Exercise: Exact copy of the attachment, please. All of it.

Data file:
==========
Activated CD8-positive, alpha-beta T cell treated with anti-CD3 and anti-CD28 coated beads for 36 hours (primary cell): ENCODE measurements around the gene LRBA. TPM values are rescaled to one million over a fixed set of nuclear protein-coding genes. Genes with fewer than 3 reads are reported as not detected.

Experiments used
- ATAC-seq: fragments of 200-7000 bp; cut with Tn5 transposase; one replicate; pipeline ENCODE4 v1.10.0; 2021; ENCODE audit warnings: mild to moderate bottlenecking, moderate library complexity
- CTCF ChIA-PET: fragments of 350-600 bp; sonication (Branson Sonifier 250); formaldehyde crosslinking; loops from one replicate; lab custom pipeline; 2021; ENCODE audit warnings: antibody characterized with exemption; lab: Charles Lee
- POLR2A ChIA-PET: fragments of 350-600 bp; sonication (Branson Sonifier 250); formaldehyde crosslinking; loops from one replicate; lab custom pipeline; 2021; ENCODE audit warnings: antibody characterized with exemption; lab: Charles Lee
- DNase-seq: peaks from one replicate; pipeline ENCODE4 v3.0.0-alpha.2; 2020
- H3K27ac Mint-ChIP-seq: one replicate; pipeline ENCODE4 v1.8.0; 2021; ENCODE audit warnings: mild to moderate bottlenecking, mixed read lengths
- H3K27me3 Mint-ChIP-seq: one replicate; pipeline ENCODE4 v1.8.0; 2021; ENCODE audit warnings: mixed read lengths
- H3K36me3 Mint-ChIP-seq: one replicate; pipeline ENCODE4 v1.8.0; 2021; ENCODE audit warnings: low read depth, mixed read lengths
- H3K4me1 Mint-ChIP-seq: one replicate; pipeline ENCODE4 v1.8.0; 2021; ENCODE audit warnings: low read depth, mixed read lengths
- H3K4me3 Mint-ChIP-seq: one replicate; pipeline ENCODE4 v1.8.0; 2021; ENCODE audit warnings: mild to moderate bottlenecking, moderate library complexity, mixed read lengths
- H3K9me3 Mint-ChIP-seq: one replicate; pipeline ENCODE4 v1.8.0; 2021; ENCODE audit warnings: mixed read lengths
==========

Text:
Activated CD8-positive, alpha-beta T cell treated with anti-CD3 and anti-CD28 coated beads for 36 hours (primary cell): ENCODE measurements around the gene LRBA. TPM values are rescaled to one million over a fixed set of nuclear protein-coding genes. Genes with fewer than 3 reads are reported as not detected.

Experiments used
- ATAC-seq: fragments of 200-7000 bp; cut with Tn5 transposase; one replicate; pipeline ENCODE4 v1.10.0; 2021; ENCODE audit warnings: mild to moderate bottlenecking, moderate library complexity
- CTCF ChIA-PET: fragments of 350-600 bp; sonication (Branson Sonifier 250); formaldehyde crosslinking; loops from one replicate; lab custom pipeline; 2021; ENCODE audit warnings: antibody characterized with exemption; lab: Charles Lee
- POLR2A ChIA-PET: fragments of 350-600 bp; sonication (Branson Sonifier 250); formaldehyde crosslinking; loops from one replicate; lab custom pipeline; 2021; ENCODE audit warnings: antibody characterized with exemption; lab: Charles Lee
- DNase-seq: peaks from one replicate; pipeline ENCODE4 v3.0.0-alpha.2; 2020
- H3K27ac Mint-ChIP-seq: one replicate; pipeline ENCODE4 v1.8.0; 2021; ENCODE audit warnings: mild to moderate bottlenecking, mixed read lengths
- H3K27me3 Mint-ChIP-seq: one replicate; pipeline ENCODE4 v1.8.0; 2021; ENCODE audit warnings: mixed read lengths
- H3K36me3 Mint-ChIP-seq: one replicate; pipeline ENCODE4 v1.8.0; 2021; ENCODE audit warnings: low read depth, mixed read lengths
- H3K4me1 Mint-ChIP-seq: one replicate; pipeline ENCODE4 v1.8.0; 2021; ENCODE audit warnings: low read depth, mixed read lengths
- H3K4me3 Mint-ChIP-seq: one replicate; pipeline ENCODE4 v1.8.0; 2021; ENCODE audit warnings: mild to moderate bottlenecking, moderate library complexity, mixed read lengths
- H3K9me3 Mint-ChIP-seq: one replicate; pipeline ENCODE4 v1.8.0; 2021; ENCODE audit warnings: mixed read lengths